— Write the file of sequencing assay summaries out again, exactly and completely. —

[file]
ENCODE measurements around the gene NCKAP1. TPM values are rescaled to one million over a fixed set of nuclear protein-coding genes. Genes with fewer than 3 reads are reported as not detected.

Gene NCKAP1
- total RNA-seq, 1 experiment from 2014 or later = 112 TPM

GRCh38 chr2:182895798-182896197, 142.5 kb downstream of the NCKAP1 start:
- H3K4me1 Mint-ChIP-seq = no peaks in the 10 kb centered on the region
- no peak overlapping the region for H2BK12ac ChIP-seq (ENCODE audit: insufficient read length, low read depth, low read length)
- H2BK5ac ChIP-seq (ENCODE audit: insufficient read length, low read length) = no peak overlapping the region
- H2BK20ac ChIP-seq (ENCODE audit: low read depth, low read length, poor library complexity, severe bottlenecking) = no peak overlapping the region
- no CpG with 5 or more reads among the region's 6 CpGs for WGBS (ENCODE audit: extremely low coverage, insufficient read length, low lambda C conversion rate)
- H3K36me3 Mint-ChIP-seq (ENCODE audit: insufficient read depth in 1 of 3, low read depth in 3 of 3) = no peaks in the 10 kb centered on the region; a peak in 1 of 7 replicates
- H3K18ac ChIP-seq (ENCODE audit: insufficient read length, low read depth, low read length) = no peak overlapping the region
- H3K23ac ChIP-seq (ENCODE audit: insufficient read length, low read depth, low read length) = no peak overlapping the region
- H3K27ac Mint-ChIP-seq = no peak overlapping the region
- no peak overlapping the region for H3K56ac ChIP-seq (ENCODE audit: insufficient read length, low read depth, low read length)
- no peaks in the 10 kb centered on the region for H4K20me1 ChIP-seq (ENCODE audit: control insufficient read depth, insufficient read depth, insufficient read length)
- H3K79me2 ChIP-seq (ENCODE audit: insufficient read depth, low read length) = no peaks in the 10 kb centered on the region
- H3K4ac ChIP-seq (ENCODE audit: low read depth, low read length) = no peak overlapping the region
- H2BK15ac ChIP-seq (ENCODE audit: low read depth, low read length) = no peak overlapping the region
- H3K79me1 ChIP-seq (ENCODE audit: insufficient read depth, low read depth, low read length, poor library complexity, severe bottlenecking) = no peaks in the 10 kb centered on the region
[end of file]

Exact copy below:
ENCODE measurements around the gene NCKAP1. TPM values are rescaled to one million over a fixed set of nuclear protein-coding genes. Genes with fewer than 3 reads are reported as not detected.

Gene NCKAP1
- total RNA-seq, 1 experiment from 2014 or later = 112 TPM

GRCh38 chr2:182895798-182896197, 142.5 kb downstream of the NCKAP1 start:
- H3K4me1 Mint-ChIP-seq = no peaks in the 10 kb centered on the region
- no peak overlapping the region for H2BK12ac ChIP-seq (ENCODE audit: insufficient read length, low read depth, low read length)
- H2BK5ac ChIP-seq (ENCODE audit: insufficient read length, low read length) = no peak overlapping the region
- H2BK20ac ChIP-seq (ENCODE audit: low read depth, low read length, poor library complexity, severe bottlenecking) = no peak overlapping the region
- no CpG with 5 or more reads among the region's 6 CpGs for WGBS (ENCODE audit: extremely low coverage, insufficient read length, low lambda C conversion rate)
- H3K36me3 Mint-ChIP-seq (ENCODE audit: insufficient read depth in 1 of 3, low read depth in 3 of 3) = no peaks in the 10 kb centered on the region; a peak in 1 of 7 replicates
- H3K18ac ChIP-seq (ENCODE audit: insufficient read length, low read depth, low read length) = no peak overlapping the region
- H3K23ac ChIP-seq (ENCODE audit: insufficient read length, low read depth, low read length) = no peak overlapping the region
- H3K27ac Mint-ChIP-seq = no peak overlapping the region
- no peak overlapping the region for H3K56ac ChIP-seq (ENCODE audit: insufficient read length, low read depth, low read length)
- no peaks in the 10 kb centered on the region for H4K20me1 ChIP-seq (ENCODE audit: control insufficient read depth, insufficient read depth, insufficient read length)
- H3K79me2 ChIP-seq (ENCODE audit: insufficient read depth, low read length) = no peaks in the 10 kb centered on the region
- H3K4ac ChIP-seq (ENCODE audit: low read depth, low read length) = no peak overlapping the region
- H2BK15ac ChIP-seq (ENCODE audit: low read depth, low read length) = no peak overlapping the region
- H3K79me1 ChIP-seq (ENCODE audit: insufficient read depth, low read depth, low read length, poor library complexity, severe bottlenecking) = no peaks in the 10 kb centered on the region